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Iran accepts US Afghan invitation

French soldiers in Afghanistan as part of a Nato force
Iran and the US share an interest in a stable Afghanistan

Iran has agreed to attend a US-backed international conference on Afghanistan next week, but Washington played down the prospect of a high-profile meeting.

While US Secretary of State Hillary Clinton is also due to attend, the state department said she had no plans for a "substantive" meeting with Iran.

Iran's foreign ministry said it had not yet decided whom it would send to the one-day conference at The Hague.

Both countries have an interest in a stable Afghanistan.

"We will participate in the Afghanistan meeting," said Iranian foreign ministry spokesman Hassan Ghashghavi Ghashghavi.

"At what level, I don't know yet, but we will participate."

Strategy review

US state department spokesman Gordon Duguid said there were no plans for a substantive meeting "at this time".

America, he added, hoped the Iranians would play a "positive" role in trying to stabilise Afghanistan.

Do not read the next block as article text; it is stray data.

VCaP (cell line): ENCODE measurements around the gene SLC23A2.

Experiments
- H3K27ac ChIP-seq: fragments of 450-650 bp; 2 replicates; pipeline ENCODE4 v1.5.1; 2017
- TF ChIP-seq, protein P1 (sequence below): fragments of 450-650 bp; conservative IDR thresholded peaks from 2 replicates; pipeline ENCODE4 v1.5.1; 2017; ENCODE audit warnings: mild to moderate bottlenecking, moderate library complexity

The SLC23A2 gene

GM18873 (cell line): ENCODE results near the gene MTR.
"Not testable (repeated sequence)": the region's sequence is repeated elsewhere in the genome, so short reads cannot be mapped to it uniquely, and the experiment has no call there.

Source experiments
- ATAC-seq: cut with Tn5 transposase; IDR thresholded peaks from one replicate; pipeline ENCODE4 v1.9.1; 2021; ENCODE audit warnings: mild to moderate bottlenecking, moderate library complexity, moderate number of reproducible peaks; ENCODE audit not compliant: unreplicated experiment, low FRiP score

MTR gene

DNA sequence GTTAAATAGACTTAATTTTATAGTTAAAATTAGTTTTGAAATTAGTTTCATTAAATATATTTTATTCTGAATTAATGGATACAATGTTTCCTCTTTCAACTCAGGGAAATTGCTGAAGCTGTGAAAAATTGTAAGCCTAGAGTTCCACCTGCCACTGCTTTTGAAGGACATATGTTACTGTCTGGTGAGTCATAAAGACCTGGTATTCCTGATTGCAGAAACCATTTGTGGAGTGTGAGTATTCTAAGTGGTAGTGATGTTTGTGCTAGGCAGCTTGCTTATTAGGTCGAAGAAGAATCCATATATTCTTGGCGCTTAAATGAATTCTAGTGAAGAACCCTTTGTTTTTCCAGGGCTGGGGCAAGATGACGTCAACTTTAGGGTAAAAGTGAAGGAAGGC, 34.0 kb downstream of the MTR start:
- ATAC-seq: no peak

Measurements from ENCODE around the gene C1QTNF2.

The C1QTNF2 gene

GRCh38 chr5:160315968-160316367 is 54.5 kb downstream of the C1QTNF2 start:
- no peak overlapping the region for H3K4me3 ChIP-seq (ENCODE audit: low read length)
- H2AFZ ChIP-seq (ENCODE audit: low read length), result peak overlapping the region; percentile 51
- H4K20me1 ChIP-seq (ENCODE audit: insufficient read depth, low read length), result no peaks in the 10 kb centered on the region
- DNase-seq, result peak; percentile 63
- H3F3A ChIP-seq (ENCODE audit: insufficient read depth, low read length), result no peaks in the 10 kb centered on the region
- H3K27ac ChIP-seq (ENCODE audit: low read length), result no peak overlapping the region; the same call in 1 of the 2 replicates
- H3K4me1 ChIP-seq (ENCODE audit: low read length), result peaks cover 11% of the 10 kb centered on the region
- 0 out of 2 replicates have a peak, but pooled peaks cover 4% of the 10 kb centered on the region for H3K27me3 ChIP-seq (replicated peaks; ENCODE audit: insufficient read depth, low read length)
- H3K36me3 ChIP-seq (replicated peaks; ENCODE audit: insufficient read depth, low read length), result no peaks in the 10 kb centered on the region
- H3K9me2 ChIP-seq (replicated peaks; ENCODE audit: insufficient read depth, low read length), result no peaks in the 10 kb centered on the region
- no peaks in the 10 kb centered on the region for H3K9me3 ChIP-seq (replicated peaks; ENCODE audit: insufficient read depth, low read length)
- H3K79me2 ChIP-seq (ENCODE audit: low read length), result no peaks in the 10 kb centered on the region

UN Secretary General Ban Ki-moon as well as delegates from more than 80 countries are due to attend next Tuesday's meeting.

During her visit to Europe earlier this month, Mrs Clinton proposed the summit and said Iran should be a part of it.

"There are a lot of reasons why Iran would be interested so they will be invited," she said at the time.

"Obviously it is up to them to decide whether to come."

Confirmation of Iran's attendance is likely to be welcomed by Washington, which has not had diplomatic ties with Tehran for three decades.

Tensions have been high over Iran's nuclear work, which Washington says is aimed at building an atomic bomb and Tehran insists is a civilian energy programme.

President Barack Obama has said the US is ready to talk to Iran if it "unclenched its fist".

Details of a review of US strategy on Afghanistan, which is battling a growing Taleban insurgency, are expected to be released ahead of the conference.

Iran, which opposed the Taleban regime toppled by the US-led invasion in 2001, has experienced a rise in drug use as easily available heroin from Afghanistan flows across the border.



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